Whenever a company announces a cost-cutting drive, the markets respond with enthusiasm, driving up the share price. There are at least four assumptions underpinning this enthusiasm:
1. The company had excessive fat, and needed to be trimmed down.
2. The people conducting the diagnostic of what to cut are capable of identifying where the fat is, and how to trim the fat, while leaving the muscle intact.
3. The people incharge of implementing the diagnostic will be able to translate the strategy into reality without any ‘loss in translation’.
4. There will be few long term unintended consequences of the cost-cutting exercise.
In most cases where I have been personally involved in cost-cutting exercises (and these number in hundreds by now), these assumptions hold true. Indeed, the projects are created only when the evidence of excessive fat is readily available. Diagnostics are carried out intelligently and implemented diligently. Long term unintended consequences are minimized by taking these into consideration during the strategy formulation.
However, there are ample examples in press of one of the four assumptions above not holding up. This news-story from a recent edition of Bloomberg Business Week tells us the case of Walmart. As per the article:
Wal-Mart Stores (WMT) has been cutting staff since the recession—and pallets of merchandise are piling up in its stockrooms as shelves go unfilled. In the past five years the world’s largest retailer added 455 U.S. Walmart stores, a 13 percent increase, according to company filings in late January. In the same period its total U.S. workforce, which includes employees at its Sam’s Club warehouse stores, dropped by about 20,000, or 1.4 percent.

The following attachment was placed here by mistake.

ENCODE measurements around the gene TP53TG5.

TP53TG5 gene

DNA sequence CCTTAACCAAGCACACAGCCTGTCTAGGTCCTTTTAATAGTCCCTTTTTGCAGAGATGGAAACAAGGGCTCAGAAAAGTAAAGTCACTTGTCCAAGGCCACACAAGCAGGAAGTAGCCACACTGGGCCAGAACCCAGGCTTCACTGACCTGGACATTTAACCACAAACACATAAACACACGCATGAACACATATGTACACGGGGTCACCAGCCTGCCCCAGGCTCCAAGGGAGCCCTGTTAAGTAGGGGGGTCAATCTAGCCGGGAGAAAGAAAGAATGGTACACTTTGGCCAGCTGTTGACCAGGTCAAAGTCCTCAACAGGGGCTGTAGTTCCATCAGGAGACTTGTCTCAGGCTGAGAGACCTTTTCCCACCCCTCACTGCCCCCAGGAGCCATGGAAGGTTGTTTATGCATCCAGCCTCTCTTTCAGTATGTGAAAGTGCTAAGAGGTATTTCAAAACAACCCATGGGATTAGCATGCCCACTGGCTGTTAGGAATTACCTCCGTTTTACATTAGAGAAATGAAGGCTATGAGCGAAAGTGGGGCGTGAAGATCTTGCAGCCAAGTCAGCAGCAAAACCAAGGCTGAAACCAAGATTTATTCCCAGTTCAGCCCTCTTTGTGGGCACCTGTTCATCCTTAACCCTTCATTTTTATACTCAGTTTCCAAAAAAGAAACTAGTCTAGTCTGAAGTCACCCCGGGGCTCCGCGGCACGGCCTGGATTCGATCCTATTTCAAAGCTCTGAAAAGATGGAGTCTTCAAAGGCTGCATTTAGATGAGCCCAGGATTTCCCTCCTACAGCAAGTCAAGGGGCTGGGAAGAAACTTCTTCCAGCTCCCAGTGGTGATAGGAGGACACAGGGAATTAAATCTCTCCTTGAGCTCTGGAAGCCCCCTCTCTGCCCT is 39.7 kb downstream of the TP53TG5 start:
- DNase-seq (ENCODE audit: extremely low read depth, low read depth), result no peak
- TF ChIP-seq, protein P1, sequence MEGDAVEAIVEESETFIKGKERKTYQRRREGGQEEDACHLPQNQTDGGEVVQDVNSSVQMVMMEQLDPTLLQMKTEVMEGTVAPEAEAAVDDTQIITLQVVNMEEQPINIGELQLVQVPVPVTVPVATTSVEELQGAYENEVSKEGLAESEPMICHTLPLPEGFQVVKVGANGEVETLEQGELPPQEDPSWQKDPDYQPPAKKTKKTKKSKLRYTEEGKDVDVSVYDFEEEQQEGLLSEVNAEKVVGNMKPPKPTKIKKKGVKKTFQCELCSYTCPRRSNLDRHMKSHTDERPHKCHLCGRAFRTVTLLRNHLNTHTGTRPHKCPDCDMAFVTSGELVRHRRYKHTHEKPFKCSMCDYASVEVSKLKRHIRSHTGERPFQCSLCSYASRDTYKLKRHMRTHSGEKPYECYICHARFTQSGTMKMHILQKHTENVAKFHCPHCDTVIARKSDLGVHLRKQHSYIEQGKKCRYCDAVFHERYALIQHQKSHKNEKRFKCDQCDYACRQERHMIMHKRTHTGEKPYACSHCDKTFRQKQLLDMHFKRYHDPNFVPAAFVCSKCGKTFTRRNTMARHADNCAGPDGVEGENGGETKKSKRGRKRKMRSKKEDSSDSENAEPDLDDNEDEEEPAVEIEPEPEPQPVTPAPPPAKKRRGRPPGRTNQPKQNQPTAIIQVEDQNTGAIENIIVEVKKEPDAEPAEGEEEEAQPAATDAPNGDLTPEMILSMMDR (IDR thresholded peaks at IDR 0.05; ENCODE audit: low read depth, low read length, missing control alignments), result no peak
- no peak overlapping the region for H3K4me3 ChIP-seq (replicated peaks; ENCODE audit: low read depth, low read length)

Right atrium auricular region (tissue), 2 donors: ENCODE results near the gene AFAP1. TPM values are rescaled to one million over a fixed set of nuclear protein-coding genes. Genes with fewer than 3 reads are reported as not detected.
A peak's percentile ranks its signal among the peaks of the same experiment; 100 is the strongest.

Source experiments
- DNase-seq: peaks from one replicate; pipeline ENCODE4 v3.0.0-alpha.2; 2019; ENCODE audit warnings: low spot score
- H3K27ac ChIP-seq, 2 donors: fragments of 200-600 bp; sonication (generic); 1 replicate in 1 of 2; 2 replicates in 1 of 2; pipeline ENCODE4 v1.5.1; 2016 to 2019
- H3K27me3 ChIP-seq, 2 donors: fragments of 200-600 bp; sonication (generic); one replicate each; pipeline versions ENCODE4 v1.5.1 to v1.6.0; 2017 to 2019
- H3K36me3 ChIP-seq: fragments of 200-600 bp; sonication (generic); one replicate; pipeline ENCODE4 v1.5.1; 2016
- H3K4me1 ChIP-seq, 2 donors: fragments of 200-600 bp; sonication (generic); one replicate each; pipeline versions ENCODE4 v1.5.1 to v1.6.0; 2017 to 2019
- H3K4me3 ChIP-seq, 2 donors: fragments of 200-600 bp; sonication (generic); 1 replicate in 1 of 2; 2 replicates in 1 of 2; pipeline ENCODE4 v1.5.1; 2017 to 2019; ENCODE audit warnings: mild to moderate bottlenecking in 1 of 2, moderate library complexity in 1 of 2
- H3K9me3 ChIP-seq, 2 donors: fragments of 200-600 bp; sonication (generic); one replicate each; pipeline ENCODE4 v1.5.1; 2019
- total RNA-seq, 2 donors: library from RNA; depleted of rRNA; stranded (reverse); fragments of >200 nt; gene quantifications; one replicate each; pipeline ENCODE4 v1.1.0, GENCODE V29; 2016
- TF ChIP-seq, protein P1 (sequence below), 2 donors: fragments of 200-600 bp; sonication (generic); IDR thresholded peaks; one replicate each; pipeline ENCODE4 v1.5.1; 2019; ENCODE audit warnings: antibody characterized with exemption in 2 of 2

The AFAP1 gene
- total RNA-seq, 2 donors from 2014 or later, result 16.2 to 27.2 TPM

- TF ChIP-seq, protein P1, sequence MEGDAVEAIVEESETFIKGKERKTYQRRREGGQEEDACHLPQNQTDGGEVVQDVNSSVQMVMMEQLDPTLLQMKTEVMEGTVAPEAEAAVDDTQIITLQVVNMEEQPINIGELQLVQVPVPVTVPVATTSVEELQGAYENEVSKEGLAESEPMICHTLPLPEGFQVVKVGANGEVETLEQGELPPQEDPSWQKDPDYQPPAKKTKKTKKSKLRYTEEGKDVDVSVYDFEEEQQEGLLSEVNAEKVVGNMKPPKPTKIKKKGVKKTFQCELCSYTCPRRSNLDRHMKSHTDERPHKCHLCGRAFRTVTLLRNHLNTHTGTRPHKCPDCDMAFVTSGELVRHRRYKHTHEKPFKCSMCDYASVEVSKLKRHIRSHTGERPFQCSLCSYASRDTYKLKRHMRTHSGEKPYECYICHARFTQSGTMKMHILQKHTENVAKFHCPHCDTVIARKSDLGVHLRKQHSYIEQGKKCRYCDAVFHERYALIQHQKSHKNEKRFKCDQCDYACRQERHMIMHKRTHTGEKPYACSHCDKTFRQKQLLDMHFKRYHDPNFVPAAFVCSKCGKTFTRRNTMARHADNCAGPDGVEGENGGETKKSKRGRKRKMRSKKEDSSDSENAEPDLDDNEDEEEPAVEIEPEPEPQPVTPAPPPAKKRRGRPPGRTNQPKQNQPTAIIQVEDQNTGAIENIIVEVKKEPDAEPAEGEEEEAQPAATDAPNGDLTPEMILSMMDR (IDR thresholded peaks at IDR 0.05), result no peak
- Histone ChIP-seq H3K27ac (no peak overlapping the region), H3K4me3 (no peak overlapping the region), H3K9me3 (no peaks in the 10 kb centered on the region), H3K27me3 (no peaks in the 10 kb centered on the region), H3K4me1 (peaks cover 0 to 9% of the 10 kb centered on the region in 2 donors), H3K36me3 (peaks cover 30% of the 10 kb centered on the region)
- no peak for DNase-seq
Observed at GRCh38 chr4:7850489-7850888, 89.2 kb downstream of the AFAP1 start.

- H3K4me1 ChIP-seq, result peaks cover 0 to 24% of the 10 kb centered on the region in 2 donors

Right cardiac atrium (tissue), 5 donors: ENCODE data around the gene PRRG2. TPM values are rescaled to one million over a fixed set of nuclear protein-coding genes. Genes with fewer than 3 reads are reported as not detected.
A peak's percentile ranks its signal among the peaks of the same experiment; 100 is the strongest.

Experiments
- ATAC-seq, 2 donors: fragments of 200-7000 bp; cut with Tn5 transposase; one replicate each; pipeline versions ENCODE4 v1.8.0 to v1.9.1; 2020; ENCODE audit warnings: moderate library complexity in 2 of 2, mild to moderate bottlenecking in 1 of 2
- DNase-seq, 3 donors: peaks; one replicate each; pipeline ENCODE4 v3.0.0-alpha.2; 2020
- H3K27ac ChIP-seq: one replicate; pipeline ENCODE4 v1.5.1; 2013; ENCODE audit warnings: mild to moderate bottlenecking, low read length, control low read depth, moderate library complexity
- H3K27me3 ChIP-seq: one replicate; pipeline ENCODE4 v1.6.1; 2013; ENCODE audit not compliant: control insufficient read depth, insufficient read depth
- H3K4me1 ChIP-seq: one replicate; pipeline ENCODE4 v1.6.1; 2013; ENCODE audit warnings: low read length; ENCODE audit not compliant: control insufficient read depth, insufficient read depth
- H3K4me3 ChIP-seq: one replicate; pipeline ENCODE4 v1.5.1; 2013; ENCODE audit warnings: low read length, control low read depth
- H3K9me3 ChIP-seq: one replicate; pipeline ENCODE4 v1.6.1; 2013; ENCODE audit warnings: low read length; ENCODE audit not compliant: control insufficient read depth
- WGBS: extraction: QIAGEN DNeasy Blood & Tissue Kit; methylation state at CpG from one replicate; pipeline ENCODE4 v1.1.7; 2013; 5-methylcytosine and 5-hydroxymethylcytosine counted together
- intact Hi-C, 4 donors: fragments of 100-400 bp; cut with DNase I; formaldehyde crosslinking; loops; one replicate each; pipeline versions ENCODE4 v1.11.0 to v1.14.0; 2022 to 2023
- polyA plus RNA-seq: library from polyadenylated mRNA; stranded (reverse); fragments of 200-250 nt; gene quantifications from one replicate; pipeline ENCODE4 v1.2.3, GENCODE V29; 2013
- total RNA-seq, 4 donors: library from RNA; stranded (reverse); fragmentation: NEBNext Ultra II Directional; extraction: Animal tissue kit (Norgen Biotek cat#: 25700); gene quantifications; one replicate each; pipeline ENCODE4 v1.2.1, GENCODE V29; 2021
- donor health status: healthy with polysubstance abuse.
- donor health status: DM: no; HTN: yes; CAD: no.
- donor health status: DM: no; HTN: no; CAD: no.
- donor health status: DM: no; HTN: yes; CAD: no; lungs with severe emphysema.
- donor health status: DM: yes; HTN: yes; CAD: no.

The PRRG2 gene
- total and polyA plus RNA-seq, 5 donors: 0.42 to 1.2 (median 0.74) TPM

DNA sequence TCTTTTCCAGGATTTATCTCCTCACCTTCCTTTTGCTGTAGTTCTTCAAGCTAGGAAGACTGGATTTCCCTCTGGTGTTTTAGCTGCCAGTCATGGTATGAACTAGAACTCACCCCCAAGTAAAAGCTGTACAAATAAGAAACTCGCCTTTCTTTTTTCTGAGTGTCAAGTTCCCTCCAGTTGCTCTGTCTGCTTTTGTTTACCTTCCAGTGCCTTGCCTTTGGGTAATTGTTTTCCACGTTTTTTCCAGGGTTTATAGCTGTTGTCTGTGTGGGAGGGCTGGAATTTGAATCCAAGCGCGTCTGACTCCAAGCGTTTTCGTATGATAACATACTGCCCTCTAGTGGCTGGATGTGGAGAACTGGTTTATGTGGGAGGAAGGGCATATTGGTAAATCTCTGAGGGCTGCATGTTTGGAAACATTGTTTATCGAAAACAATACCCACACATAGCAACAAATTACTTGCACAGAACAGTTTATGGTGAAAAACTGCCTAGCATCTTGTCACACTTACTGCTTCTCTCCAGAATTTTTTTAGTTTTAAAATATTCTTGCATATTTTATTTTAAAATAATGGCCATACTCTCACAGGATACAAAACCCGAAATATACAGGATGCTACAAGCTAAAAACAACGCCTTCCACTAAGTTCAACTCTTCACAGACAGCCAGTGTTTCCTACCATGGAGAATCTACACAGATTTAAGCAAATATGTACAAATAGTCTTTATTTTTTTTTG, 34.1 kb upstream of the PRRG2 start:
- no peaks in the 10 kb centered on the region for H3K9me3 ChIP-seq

A thinly spread workforce has other consequences: longer checkout lines, less help throughout the store, and disorganization. Last month, Walmart placed last among department and discount stores in the American Customer Satisfaction Index, the sixth year in a row the company has either tied or taken the last spot.
The article goes on to compare the current woes at Walmart with the HomeDepot experience a few years ago.
That’s what happened at Home Depot (HD) in the early 2000s, when it tried to trim expenses and boost profits by cutting staff and relying more on part-time workers. Eventually customer service and satisfaction deteriorated, and sales growth at established stores fell.
Perhaps this is symptomatic of the dilemma faced by all brick-and-mortar retailers. As the customers move to online channels, and increasingly use traditional retailers as mere show-rooms to get a touch and feel experience of products that they later buy online after comparison shopping using smart apps, all retailers are experiencing challenges that require ‘fresh thinking’ and ‘newer business models’.
However, as per the article, not all retailers are exhibiting the same symptoms of mis-guided cost cutting. The article quotes the case of a shopper who finds the shelves in competitors’ store amply stocked and serviced, as follows:
Margaret Hancock long considered her local Walmart superstore her one-stop shopping destination. But during recent visits, the retired accountant from Newark, Del., says she failed to find more than a dozen items, including certain types of face cream, cold medicine, mouthwash, bandages, and hangers. Walmart’s loss was a gain for Kohl’s (KSS), Safeway (SWY), Target (TGT), and Walgreens (WAG)—the chains Hancock visited for the unavailable items. “If it’s not on the shelf, I can’t buy it,” she explains. “You hate to see a company self-destruct, but there are other places to go.”
This article, and the example quote above, has hit a nerve among Walmart customers – setting the cybersphere abuzz with comments, mostly quoting similar experiences, or worse. Walmart’s drive to cut-costs has not gone un-noticed by its customers. No doubt, online retailers such as Amazon are fast gaining market share due to their lower overheads and drive to gain market share at the expense of margins. It will be very interesting to see the outcome of this particular battle.
More interesting question is, however, What should be Walmart’s strategic response to the current challenge?